pattern of black spots. The
pumpkin came to represent
for her a kind of alter-ego or
self-portrait

WORKS
Performance

In Yayoi Kusama’s Walking Piece (1966),
a performance that was documented in
a series of eighteen color slides, Kusama walks along the streets of New York
City in a traditional Japanese kimono
with a parasol. The kimono suggests
traditional roles for women in Japanese
custom. The parasol, however, is made
to look inauthentic as it is really a black
umbrella painted white on the exterior
and decorated with fake flowers. Kusama walks down unoccupied streets in
an unknown quest. She then turns and
cries without reason, and eventually
walks away and vanishes from view. This
performance, through the association
of the kimono, involves the stereotypes
that Asian American women continue to face. However, as an avant-garde
artist living in New York, her situation
alters the context of the dress, creating
a cross-cultural amalgamation. Kusama
is able to point out the stereotype that
her white American audience categorizes her in by showing the absurdity
of cultural categorizing people in the
world’s largest melting pot.[33]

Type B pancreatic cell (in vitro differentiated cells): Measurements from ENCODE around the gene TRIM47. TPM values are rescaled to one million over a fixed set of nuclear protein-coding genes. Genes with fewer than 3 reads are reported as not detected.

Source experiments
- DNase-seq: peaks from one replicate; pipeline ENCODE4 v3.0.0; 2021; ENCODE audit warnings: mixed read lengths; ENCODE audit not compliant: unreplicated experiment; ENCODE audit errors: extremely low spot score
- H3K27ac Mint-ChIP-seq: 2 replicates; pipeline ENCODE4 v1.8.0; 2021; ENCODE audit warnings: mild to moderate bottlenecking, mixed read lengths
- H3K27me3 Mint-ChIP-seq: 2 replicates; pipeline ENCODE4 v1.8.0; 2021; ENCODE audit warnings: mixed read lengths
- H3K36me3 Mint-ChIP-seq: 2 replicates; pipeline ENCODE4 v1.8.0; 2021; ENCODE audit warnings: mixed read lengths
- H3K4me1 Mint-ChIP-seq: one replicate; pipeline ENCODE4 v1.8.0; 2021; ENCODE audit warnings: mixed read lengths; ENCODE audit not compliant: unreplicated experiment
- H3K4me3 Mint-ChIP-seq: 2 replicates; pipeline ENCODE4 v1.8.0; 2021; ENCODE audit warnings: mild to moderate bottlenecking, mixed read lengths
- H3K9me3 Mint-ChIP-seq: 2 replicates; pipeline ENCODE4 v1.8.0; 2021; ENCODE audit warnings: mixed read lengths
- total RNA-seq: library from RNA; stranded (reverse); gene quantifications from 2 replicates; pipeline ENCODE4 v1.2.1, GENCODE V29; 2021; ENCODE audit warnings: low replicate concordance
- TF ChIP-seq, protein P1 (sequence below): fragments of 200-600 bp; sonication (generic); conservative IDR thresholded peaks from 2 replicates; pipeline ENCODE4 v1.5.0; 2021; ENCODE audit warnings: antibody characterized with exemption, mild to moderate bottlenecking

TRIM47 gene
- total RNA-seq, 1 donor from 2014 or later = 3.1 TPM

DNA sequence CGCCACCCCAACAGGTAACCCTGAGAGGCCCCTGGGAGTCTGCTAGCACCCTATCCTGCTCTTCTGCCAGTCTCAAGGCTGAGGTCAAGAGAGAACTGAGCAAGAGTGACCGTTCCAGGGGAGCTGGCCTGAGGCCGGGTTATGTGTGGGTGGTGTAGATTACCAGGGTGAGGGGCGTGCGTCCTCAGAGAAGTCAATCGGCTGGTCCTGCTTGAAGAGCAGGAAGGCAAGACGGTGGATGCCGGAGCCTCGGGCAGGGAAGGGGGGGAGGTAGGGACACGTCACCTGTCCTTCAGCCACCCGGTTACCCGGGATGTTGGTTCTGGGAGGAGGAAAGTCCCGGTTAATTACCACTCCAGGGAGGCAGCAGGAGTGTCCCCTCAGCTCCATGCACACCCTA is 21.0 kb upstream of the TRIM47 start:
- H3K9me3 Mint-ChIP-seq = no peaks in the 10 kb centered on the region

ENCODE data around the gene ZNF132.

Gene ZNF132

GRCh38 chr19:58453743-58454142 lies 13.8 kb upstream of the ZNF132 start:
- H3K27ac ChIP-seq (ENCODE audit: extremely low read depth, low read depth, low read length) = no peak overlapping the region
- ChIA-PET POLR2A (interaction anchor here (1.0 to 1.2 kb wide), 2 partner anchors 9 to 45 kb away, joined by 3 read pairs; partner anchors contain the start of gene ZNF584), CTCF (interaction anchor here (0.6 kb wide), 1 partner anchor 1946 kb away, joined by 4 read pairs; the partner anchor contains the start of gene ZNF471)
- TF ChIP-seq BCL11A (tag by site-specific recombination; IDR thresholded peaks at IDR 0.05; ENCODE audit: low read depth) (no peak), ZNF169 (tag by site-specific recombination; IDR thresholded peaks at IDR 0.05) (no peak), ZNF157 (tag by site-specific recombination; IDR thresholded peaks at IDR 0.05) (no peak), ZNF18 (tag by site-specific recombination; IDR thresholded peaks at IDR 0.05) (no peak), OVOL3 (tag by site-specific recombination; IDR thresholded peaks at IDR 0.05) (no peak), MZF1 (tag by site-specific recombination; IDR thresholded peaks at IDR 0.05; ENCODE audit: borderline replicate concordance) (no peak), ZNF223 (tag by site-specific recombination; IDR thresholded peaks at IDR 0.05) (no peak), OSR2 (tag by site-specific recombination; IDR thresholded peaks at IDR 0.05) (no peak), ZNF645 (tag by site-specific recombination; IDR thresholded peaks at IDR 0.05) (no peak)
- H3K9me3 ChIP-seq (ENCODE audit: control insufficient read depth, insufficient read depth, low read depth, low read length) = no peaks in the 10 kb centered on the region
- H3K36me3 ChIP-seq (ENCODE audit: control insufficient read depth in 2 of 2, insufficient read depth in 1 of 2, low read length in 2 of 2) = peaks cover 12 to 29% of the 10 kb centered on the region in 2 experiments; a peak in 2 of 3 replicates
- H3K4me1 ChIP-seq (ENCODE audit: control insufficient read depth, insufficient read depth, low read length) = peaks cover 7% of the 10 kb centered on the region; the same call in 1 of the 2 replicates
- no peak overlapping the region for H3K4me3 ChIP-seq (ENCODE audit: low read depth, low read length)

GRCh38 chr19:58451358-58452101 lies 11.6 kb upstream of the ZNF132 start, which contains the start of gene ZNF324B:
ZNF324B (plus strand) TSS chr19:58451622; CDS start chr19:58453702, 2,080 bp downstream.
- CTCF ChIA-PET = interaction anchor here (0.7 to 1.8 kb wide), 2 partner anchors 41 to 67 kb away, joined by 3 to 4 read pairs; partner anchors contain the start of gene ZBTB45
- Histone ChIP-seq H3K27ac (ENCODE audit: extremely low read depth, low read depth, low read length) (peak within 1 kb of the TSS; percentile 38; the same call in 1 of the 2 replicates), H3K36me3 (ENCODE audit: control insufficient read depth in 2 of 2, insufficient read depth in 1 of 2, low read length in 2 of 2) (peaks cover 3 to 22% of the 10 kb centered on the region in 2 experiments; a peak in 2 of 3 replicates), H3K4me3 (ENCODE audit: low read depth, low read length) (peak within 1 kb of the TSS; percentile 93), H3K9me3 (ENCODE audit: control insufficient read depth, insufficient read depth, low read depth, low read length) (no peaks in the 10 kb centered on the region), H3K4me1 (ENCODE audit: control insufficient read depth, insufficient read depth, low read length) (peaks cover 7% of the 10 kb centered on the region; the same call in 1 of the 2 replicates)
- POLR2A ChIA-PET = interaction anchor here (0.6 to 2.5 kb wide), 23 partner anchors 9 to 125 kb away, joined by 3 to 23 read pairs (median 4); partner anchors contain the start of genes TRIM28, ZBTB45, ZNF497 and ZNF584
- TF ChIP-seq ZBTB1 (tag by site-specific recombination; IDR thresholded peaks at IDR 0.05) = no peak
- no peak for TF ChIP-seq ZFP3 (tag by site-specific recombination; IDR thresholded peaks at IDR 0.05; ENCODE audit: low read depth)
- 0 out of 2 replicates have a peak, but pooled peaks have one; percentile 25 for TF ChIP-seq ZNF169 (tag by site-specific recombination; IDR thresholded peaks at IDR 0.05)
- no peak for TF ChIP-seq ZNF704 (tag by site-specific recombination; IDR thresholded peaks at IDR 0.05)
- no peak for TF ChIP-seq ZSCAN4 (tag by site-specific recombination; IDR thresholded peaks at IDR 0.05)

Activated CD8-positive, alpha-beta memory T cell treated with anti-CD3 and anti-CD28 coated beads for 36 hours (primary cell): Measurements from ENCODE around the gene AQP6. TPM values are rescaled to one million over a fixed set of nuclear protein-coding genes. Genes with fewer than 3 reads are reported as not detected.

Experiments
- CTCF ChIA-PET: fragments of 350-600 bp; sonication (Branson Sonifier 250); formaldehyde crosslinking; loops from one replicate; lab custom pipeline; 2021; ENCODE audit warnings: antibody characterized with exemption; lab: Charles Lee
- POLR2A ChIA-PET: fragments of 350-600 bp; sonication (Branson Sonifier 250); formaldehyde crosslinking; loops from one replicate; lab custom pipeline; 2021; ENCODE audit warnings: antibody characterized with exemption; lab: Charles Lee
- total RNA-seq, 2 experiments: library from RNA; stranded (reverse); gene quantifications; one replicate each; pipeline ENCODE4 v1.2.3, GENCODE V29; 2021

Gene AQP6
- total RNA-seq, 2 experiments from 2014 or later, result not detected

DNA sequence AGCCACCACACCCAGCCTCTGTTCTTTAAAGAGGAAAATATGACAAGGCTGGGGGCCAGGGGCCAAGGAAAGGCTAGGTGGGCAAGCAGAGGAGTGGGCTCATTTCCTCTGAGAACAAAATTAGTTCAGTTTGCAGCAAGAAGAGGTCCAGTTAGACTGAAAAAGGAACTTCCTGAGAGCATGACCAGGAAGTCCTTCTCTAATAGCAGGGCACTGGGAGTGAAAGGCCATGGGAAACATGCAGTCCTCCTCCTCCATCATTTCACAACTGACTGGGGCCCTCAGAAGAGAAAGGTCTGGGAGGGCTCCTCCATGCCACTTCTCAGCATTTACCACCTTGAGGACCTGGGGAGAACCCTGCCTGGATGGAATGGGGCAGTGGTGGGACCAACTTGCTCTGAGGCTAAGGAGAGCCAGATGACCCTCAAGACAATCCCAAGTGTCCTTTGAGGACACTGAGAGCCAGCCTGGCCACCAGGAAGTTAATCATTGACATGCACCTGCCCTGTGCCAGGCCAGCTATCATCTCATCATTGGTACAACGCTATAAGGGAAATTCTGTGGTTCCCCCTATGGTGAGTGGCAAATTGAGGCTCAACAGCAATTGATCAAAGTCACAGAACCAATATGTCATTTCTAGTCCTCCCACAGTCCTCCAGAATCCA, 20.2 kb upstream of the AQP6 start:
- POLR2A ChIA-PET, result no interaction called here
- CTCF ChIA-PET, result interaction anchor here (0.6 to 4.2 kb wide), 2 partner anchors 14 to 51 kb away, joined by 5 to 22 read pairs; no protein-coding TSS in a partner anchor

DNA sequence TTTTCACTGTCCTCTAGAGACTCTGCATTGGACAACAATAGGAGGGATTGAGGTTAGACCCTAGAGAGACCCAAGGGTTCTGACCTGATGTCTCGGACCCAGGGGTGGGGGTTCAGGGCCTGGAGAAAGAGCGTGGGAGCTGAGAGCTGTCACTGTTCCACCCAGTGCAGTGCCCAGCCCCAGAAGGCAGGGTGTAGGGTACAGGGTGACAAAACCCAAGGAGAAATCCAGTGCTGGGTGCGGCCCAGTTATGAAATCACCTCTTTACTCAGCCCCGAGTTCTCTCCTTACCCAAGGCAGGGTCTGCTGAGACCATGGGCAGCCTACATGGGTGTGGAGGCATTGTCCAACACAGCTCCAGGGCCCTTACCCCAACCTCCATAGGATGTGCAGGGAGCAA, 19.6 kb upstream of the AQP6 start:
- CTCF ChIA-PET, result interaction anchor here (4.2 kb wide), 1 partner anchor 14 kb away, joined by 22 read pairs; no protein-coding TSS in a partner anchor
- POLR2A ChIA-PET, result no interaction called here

Film

In 1968, the film Kusama’s Self-Obliteration which Kusama produced and
starred in won a prize at the Fourth
International Experimental Film Competition in Belgium and the Second
Maryland Film Festival and the second
prize at the Ann Arbor Film Festival. In
1991, Kusama starred in the film Tokyo
Decadence, written and directed by Ryu
Murakami, and in 1993, she collaborated with British musician Peter Gabriel
on an installation in Yokohama.[10]

Fashion

In 1968, Kusama established Kusama
Fashion Company Ltd., and began selling avantgarde fashion in the “Kusama
Corner” at Bloomingdales.[34] In 2009,
Kusama designed a handbag-shaped
cell phone entitled Handbag for Space
Travel, My Doggie Ring-Ring, a pink
dotted phone in accompanying dogshaped holder, and a red and white
dotted phone inside a mirrored, dotted
box dubbed Dots Obsession, Full Happiness With Dots, for Japanese mobile
communication giant KDDI Corporation’s “iida” brand.[35] Each phone was
limited to 1000 pieces. In 2011, Kusama
created artwork for six limited-edition
lipglosses from Lancôme.[36] That same
year, she worked with Marc Jacobs (who
visited her studio in Japan in 2006) on a
line of Louis Vuitton products, including
leather goods, ready-to-wear, accessories, shoes, watches, and jewelry.

Writing

In 1977, Kusama published a book of
poems and paintings entitled 7. One
year later, her first novel Manhattan
Suicide Addict appeared. Between
1983 and 1990, she finished the novels The Hustler’s Grotto of Christopher
Street (1983), The Burning of St Mark’s
Church (1985), Between Heaven and
Earth (1988), Woodstock Phallus Cutter
(1988), Aching Chandelier (1989), Double Suicide at Sakuragazuka (1989), and
Angels in Cape Cod (1990), alongside
several issues of the magazine S&M
Sniper in collaboration with photographer Nobuyoshi Araki

Red Pumpkin (2006), Naoshima

ISSUU 08 / SEPT 2016 / 8

9 / SEPT 2016 / ISSUU 08